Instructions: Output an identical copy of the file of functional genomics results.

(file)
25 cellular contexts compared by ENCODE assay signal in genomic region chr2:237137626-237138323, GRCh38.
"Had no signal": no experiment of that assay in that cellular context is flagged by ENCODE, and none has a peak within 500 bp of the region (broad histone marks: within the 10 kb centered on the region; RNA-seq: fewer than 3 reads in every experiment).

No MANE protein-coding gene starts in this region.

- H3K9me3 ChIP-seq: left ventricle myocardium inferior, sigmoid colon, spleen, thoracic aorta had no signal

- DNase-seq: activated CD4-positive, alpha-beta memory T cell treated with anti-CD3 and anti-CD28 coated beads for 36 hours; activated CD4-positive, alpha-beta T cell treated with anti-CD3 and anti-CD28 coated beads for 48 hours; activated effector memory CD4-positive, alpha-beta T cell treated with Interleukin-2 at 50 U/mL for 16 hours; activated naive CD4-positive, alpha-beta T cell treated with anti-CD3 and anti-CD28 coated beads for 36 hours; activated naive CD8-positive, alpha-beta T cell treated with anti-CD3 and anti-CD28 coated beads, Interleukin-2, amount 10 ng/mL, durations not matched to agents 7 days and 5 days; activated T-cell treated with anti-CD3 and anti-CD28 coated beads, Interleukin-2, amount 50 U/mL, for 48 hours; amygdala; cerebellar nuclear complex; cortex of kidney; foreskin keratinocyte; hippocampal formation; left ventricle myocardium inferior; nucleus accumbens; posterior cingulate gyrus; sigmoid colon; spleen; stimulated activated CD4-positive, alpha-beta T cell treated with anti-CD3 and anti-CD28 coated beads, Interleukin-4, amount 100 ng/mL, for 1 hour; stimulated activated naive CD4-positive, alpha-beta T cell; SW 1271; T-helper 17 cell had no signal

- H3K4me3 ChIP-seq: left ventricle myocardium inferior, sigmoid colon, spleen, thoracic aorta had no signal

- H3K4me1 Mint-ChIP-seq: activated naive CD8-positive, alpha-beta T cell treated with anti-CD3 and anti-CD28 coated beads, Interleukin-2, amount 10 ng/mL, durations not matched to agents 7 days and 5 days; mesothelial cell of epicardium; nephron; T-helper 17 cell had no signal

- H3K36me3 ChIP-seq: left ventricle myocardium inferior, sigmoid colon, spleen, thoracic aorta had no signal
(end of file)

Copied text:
25 cellular contexts compared by ENCODE assay signal in genomic region chr2:237137626-237138323, GRCh38.
"Had no signal": no experiment of that assay in that cellular context is flagged by ENCODE, and none has a peak within 500 bp of the region (broad histone marks: within the 10 kb centered on the region; RNA-seq: fewer than 3 reads in every experiment).

No MANE protein-coding gene starts in this region.

- H3K9me3 ChIP-seq: left ventricle myocardium inferior, sigmoid colon, spleen, thoracic aorta had no signal

- DNase-seq: activated CD4-positive, alpha-beta memory T cell treated with anti-CD3 and anti-CD28 coated beads for 36 hours; activated CD4-positive, alpha-beta T cell treated with anti-CD3 and anti-CD28 coated beads for 48 hours; activated effector memory CD4-positive, alpha-beta T cell treated with Interleukin-2 at 50 U/mL for 16 hours; activated naive CD4-positive, alpha-beta T cell treated with anti-CD3 and anti-CD28 coated beads for 36 hours; activated naive CD8-positive, alpha-beta T cell treated with anti-CD3 and anti-CD28 coated beads, Interleukin-2, amount 10 ng/mL, durations not matched to agents 7 days and 5 days; activated T-cell treated with anti-CD3 and anti-CD28 coated beads, Interleukin-2, amount 50 U/mL, for 48 hours; amygdala; cerebellar nuclear complex; cortex of kidney; foreskin keratinocyte; hippocampal formation; left ventricle myocardium inferior; nucleus accumbens; posterior cingulate gyrus; sigmoid colon; spleen; stimulated activated CD4-positive, alpha-beta T cell treated with anti-CD3 and anti-CD28 coated beads, Interleukin-4, amount 100 ng/mL, for 1 hour; stimulated activated naive CD4-positive, alpha-beta T cell; SW 1271; T-helper 17 cell had no signal

- H3K4me3 ChIP-seq: left ventricle myocardium inferior, sigmoid colon, spleen, thoracic aorta had no signal

- H3K4me1 Mint-ChIP-seq: activated naive CD8-positive, alpha-beta T cell treated with anti-CD3 and anti-CD28 coated beads, Interleukin-2, amount 10 ng/mL, durations not matched to agents 7 days and 5 days; mesothelial cell of epicardium; nephron; T-helper 17 cell had no signal

- H3K36me3 ChIP-seq: left ventricle myocardium inferior, sigmoid colon, spleen, thoracic aorta had no signal